As I write, the sun is slowly rising. It has been so long since I have sat still to watch a full sunrise and it is truly a beautiful sight to behold. My favourite way to watch it out here is in the winter. Padding through the quiet house, careful not to wake anyone. Pouring myself a cup of something warm, stoking the fire and pulling a quilt over my knees as I curl up by the window. I watch as the sky turns from star-studded ink to violet, pale orange to soft (sometimes bright) pink. The fog rolls in over the frosty paddocks as the first light breaches those familiar hills across the valley and I watch for our resident fox, sauntering home after a night of doing what foxes do. As the light spills across the land, sometimes I will walk outside, feeling the bitter chill under my bare feet as the lightest shadow of warmth grazes my cheek. These are the times I feel most alive, as though I am the only person on earth, that the sun rises just for me and in that small moment I am not afraid of the terrible loneliness of that scenario.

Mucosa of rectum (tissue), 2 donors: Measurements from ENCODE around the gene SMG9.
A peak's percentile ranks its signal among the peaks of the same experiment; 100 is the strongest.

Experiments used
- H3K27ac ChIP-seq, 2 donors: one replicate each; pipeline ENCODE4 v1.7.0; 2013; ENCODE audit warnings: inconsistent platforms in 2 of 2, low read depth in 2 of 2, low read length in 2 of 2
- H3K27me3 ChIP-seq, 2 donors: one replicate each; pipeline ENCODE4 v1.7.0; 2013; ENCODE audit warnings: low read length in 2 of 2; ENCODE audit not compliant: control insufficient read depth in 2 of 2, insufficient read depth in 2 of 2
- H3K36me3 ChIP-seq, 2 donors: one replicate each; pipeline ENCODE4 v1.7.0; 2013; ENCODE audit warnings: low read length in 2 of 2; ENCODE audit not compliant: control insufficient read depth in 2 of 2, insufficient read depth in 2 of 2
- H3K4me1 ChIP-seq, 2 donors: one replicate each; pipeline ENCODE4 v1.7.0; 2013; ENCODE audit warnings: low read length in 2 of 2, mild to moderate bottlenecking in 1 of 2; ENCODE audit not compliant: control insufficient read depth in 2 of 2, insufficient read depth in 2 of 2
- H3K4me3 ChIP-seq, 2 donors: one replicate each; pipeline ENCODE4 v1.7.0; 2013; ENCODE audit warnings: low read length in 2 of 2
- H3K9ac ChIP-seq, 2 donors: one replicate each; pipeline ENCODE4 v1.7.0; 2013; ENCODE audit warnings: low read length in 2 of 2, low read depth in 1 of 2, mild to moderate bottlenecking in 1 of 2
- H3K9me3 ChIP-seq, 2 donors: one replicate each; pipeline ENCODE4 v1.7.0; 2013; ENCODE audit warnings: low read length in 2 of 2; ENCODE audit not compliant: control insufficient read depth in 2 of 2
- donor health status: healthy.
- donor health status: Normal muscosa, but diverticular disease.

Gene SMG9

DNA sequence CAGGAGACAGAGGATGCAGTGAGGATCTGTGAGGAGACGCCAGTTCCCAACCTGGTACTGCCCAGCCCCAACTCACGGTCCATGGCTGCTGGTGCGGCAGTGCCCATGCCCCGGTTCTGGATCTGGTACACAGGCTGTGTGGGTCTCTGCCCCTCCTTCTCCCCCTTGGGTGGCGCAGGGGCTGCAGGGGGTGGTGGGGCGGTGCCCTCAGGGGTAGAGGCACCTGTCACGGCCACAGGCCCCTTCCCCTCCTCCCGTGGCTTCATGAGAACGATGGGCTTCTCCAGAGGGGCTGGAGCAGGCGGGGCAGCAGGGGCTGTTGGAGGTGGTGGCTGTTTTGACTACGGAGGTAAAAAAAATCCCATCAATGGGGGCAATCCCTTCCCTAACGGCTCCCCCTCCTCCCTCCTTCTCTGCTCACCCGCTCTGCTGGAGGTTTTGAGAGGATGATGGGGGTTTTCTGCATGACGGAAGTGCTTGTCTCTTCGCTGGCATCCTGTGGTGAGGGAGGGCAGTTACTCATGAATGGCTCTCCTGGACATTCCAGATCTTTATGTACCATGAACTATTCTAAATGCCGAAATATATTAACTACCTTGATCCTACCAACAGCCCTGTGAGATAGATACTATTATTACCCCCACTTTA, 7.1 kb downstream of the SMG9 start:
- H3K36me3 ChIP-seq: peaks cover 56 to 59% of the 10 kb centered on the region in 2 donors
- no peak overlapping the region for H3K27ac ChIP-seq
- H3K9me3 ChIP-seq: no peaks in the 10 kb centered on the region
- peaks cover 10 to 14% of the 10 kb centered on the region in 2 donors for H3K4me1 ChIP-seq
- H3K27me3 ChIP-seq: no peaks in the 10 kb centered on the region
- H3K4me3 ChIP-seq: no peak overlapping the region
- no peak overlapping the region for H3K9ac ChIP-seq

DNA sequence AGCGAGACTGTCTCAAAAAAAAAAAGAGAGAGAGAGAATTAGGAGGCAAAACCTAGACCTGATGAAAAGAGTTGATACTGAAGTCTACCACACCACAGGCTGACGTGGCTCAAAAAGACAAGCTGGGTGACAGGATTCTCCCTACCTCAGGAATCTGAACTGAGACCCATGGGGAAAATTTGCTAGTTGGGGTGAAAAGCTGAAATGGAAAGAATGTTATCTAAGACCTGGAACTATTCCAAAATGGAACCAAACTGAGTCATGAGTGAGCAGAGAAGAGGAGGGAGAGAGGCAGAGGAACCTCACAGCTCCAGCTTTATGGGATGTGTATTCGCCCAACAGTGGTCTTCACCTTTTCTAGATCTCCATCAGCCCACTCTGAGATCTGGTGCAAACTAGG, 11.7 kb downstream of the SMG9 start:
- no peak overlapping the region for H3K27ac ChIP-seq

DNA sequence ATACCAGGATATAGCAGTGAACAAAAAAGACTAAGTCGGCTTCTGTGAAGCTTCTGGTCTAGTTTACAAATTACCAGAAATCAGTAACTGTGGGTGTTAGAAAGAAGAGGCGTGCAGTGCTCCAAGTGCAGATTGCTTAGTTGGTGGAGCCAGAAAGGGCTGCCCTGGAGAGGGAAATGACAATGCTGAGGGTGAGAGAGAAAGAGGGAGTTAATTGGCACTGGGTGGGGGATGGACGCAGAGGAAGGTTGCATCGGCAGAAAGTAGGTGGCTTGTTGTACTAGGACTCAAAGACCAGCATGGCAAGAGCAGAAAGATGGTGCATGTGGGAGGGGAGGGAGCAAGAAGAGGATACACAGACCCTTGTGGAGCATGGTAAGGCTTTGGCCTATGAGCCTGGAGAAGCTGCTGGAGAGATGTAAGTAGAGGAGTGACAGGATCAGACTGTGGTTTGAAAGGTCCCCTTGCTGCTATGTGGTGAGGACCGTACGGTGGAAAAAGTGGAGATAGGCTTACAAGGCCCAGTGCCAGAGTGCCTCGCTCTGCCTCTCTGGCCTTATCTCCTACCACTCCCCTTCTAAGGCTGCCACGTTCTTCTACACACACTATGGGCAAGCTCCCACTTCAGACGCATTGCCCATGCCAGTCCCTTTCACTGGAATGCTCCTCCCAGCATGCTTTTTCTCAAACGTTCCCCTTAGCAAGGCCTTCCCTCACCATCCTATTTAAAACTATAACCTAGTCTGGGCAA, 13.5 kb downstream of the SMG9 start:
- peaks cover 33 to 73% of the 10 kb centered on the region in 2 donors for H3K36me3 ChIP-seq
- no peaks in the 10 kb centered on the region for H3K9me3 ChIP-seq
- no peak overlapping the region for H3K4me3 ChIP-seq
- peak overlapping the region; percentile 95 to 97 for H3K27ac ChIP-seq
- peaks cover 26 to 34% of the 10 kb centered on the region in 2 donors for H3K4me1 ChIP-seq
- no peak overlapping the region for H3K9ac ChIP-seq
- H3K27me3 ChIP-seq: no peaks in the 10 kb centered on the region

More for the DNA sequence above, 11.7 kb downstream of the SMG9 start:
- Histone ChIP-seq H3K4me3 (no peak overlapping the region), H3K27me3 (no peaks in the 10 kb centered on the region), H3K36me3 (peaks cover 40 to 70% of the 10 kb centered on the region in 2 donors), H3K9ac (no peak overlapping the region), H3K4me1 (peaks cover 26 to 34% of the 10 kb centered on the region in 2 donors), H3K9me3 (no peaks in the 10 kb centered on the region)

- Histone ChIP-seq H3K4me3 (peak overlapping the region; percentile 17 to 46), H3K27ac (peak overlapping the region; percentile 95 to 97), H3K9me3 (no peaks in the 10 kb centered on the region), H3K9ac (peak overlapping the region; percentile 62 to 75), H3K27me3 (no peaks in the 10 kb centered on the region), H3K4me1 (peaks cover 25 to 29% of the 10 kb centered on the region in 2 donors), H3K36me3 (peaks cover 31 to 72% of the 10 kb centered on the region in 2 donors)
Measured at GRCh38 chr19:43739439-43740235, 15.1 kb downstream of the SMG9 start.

Late last year I wrote that I felt it was time for a change, that it might be time to leave this little cottage, that I was almost ready for those things. I'm still not ready but we are leaving, just not on our own terms and it is breaking my heart. I know it is just a house and we will make a home of wherever we might soon rest our heads. Every time I look at the roses, returning for another flourishing bloom, I remind myself that they were never mine to begin with, that I will wave goodbye to them too when we drive out the gate one final time. I remind myself that a new home means a new garden (hopefully) and even though I will no longer have the beauty and solitude of this beloved valley, I will always have a handful of earth to sow some seeds and a window to sit by and knit these words together. And that is not nothing.
From where I sit right now, the sun will rise over those hills another 25 times and I will turn my face to feel the warmth of every last one.